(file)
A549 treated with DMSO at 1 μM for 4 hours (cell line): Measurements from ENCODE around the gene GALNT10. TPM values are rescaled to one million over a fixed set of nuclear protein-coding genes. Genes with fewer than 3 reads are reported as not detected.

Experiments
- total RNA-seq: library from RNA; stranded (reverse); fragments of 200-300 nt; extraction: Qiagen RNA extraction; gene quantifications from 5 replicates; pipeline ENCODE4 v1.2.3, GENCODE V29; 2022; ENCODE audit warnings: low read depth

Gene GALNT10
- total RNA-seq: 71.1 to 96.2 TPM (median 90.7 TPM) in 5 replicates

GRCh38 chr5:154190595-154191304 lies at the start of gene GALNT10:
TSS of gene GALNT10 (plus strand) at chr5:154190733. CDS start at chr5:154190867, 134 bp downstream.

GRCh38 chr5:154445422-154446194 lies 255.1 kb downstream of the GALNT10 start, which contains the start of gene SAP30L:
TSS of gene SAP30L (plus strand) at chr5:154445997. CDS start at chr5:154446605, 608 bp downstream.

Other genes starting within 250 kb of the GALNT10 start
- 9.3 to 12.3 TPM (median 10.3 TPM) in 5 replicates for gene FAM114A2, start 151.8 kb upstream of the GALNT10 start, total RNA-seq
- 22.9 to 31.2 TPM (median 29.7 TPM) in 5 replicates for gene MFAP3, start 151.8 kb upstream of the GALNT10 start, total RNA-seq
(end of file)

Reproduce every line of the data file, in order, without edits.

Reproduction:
A549 treated with DMSO at 1 μM for 4 hours (cell line): Measurements from ENCODE around the gene GALNT10. TPM values are rescaled to one million over a fixed set of nuclear protein-coding genes. Genes with fewer than 3 reads are reported as not detected.

Experiments
- total RNA-seq: library from RNA; stranded (reverse); fragments of 200-300 nt; extraction: Qiagen RNA extraction; gene quantifications from 5 replicates; pipeline ENCODE4 v1.2.3, GENCODE V29; 2022; ENCODE audit warnings: low read depth

Gene GALNT10
- total RNA-seq: 71.1 to 96.2 TPM (median 90.7 TPM) in 5 replicates

GRCh38 chr5:154190595-154191304 lies at the start of gene GALNT10:
TSS of gene GALNT10 (plus strand) at chr5:154190733. CDS start at chr5:154190867, 134 bp downstream.

GRCh38 chr5:154445422-154446194 lies 255.1 kb downstream of the GALNT10 start, which contains the start of gene SAP30L:
TSS of gene SAP30L (plus strand) at chr5:154445997. CDS start at chr5:154446605, 608 bp downstream.

Other genes starting within 250 kb of the GALNT10 start
- 9.3 to 12.3 TPM (median 10.3 TPM) in 5 replicates for gene FAM114A2, start 151.8 kb upstream of the GALNT10 start, total RNA-seq
- 22.9 to 31.2 TPM (median 29.7 TPM) in 5 replicates for gene MFAP3, start 151.8 kb upstream of the GALNT10 start, total RNA-seq